Cat Health Problems : Testing for FIV and FeLV, feline immunodeficiency and leukemia viruses, should be part of initial kitten health checks
With approximately 34 million U.S. households owning at least one cat, it is important that cat owners become knowledgeable about taking the right precautions.
"One of the most important things that cat owners can do to ensure their pet's health is to have their kitten tested for feline leukemia virus (FeLV) and feline immunodeficiency virus (FIV)," explained cat expert Lynn Buzhardt. "Feline leukemia virus and feline immunodeficiency virus are two of the most deadly retroviruses affecting cats." The American Association of Feline Practitioners recommends testing all newly adopted cats and kittens for FIV and FeLV.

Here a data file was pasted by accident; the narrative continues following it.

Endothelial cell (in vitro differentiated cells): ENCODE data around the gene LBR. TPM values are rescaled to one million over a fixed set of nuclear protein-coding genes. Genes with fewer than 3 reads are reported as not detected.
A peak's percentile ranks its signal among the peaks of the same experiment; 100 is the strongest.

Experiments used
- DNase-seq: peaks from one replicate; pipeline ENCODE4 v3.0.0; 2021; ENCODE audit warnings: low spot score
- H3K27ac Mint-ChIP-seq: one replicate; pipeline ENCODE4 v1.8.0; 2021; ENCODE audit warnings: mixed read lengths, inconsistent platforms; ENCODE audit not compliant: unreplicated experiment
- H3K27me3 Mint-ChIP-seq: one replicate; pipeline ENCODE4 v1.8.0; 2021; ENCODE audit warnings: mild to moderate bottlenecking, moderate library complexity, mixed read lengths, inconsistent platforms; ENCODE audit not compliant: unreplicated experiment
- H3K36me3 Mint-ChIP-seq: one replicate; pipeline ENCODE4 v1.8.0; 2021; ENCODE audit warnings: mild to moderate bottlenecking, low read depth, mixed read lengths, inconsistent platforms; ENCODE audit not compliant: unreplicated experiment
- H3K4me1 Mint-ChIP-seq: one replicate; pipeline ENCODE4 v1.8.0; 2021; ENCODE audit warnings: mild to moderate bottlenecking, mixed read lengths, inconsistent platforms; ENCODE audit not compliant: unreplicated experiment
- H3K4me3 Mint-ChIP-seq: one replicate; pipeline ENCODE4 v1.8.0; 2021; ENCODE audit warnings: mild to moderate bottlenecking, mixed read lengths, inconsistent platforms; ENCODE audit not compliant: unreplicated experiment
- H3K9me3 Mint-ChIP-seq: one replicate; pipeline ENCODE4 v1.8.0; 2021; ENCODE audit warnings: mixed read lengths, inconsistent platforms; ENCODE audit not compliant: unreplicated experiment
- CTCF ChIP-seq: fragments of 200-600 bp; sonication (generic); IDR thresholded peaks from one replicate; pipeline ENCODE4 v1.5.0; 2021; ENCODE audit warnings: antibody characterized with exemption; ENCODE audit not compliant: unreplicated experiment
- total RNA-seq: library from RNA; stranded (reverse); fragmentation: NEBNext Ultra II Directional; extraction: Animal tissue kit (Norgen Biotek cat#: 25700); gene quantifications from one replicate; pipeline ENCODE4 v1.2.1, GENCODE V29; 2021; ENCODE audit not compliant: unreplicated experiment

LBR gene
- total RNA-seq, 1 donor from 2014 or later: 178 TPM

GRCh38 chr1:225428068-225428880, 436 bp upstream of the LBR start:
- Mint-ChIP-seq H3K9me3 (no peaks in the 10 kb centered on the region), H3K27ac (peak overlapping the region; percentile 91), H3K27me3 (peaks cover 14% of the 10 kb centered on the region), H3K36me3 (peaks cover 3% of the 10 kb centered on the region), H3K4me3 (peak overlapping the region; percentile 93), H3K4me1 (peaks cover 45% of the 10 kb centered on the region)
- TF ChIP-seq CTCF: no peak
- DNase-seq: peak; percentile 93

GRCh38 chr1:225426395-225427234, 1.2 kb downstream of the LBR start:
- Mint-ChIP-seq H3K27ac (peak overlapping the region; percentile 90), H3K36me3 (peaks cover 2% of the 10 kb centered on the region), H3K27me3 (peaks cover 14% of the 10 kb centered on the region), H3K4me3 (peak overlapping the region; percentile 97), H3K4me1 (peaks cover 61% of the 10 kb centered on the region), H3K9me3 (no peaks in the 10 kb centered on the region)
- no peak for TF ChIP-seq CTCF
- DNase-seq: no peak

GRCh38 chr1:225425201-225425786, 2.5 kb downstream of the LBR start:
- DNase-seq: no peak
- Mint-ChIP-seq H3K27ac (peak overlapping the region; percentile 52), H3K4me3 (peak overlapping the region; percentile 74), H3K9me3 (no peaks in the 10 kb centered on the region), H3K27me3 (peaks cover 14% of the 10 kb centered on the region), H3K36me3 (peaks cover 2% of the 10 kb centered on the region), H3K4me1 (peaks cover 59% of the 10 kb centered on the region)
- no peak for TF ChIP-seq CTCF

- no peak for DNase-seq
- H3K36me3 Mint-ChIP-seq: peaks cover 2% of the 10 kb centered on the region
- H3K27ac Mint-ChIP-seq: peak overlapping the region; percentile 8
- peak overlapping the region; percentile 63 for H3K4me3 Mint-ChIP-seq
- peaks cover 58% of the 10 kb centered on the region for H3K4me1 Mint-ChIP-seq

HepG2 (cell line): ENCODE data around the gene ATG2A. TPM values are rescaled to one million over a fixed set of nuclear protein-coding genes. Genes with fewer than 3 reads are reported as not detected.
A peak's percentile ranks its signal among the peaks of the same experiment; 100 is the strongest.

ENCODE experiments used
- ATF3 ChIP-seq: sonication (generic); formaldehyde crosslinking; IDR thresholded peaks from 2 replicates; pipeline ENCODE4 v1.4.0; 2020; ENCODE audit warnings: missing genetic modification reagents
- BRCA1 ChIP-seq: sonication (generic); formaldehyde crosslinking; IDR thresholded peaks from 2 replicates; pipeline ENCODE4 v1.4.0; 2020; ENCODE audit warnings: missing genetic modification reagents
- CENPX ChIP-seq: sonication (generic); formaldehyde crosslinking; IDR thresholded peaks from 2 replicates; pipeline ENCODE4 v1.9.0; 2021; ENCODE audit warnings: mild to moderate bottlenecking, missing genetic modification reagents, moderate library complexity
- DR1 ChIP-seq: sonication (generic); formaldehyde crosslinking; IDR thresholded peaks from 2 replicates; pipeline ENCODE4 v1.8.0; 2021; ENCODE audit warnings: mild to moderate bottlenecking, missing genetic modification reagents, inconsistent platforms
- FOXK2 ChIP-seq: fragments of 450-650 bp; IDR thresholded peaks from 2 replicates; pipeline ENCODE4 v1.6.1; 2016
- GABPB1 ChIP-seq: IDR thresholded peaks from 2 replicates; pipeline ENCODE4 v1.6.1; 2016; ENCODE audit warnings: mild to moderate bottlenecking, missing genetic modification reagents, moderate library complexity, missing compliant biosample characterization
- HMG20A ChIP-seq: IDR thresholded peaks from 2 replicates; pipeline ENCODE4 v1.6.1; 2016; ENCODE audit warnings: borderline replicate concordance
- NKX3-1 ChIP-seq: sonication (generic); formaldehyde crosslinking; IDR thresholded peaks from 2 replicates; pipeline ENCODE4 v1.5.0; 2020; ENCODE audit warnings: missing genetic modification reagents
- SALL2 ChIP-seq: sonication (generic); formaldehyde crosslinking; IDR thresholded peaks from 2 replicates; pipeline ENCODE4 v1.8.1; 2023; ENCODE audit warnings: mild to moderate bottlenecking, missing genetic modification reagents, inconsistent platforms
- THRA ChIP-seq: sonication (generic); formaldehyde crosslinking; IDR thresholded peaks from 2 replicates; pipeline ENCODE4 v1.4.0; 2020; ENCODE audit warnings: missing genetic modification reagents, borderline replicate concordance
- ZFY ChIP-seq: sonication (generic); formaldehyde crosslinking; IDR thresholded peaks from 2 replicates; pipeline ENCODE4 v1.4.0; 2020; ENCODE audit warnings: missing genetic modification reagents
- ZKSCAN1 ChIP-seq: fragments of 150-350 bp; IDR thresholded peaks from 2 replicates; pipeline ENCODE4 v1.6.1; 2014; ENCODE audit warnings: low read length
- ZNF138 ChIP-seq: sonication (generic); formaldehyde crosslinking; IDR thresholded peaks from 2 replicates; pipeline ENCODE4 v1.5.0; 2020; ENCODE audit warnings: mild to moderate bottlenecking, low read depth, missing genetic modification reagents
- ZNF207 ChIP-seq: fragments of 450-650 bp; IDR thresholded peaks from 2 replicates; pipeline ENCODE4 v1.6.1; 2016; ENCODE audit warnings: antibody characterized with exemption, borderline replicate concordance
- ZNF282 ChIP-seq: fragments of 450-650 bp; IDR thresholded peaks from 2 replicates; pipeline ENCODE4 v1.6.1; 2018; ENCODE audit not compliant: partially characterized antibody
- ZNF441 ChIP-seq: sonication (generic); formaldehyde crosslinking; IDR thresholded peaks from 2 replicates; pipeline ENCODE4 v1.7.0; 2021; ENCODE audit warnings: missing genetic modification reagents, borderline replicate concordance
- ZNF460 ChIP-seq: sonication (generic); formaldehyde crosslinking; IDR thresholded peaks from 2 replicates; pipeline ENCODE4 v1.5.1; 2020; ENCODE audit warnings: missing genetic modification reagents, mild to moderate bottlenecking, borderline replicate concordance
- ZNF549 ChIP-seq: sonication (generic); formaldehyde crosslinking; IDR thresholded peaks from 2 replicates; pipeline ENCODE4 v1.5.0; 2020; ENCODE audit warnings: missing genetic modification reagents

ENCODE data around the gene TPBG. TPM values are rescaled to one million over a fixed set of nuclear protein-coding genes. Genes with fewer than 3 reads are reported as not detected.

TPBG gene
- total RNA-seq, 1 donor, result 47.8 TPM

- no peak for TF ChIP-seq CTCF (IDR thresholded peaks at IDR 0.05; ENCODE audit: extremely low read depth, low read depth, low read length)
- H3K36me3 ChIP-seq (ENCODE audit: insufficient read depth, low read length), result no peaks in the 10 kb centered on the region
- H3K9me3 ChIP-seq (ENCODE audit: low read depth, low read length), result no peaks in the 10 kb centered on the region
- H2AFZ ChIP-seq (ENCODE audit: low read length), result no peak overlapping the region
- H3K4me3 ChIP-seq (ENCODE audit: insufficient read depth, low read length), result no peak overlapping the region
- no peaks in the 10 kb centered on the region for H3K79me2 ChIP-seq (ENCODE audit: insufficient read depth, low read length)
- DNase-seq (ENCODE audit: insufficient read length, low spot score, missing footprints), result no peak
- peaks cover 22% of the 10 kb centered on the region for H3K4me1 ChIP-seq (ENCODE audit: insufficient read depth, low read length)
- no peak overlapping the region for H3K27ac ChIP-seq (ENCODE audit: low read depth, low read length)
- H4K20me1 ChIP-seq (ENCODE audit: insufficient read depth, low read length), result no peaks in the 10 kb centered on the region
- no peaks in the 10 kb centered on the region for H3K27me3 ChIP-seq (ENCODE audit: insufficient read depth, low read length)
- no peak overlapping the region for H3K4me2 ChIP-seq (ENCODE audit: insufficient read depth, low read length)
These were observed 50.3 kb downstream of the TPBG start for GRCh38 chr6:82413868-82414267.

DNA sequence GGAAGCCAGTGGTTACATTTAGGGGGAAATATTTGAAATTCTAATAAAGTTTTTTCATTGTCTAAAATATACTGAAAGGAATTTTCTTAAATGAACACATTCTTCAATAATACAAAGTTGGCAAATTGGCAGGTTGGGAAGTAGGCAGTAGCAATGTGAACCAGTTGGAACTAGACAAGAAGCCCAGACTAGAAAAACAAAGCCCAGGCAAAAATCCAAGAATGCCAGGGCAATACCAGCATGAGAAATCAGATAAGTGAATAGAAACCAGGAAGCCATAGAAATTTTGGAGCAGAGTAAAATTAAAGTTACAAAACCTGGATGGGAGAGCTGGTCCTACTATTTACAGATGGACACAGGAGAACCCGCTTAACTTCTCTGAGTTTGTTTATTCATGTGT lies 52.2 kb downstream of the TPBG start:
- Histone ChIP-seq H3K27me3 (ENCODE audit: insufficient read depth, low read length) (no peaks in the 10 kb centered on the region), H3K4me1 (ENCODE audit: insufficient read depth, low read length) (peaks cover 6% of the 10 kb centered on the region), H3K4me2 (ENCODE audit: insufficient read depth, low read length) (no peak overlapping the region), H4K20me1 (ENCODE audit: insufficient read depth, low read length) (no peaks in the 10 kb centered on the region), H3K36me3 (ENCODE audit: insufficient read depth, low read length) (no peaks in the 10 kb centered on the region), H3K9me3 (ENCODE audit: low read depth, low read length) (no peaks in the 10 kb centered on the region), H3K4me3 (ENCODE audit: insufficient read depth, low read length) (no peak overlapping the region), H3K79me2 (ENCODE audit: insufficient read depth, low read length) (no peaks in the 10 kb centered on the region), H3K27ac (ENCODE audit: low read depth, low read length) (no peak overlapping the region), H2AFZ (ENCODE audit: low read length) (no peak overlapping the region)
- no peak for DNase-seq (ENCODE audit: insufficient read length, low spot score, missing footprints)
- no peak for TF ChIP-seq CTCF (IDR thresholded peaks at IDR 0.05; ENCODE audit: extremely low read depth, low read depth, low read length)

It is estimated that 31 million cats in the U.S. are at risk for the diseases, but only a small percentage of cats are being tested." Both diseases affect only cats and can not be spread to people.
There are often no visible signs of feline leukemia virus or feline immunodeficiency virus; the only way to know if a cat is infected is to test. "The good news is with early detection cats testing positive can be properly monitored and cared for," explained Dr. Lynn Buzhardt. "By knowing their cat's status, pet owners can also play an important role in curtailing the spread of feline leukemia virus and feline immunodeficiency virus to other cats by monitoring their cat's behavior around other cats."
For more information regarding feline leukemia virus and feline immunodeficiency virus, cat owners should contact their veterinarian. The American Association of Feline Practitioners also provides information about FeLV and FIV online.
|May 9, 2005||© Yenra ®|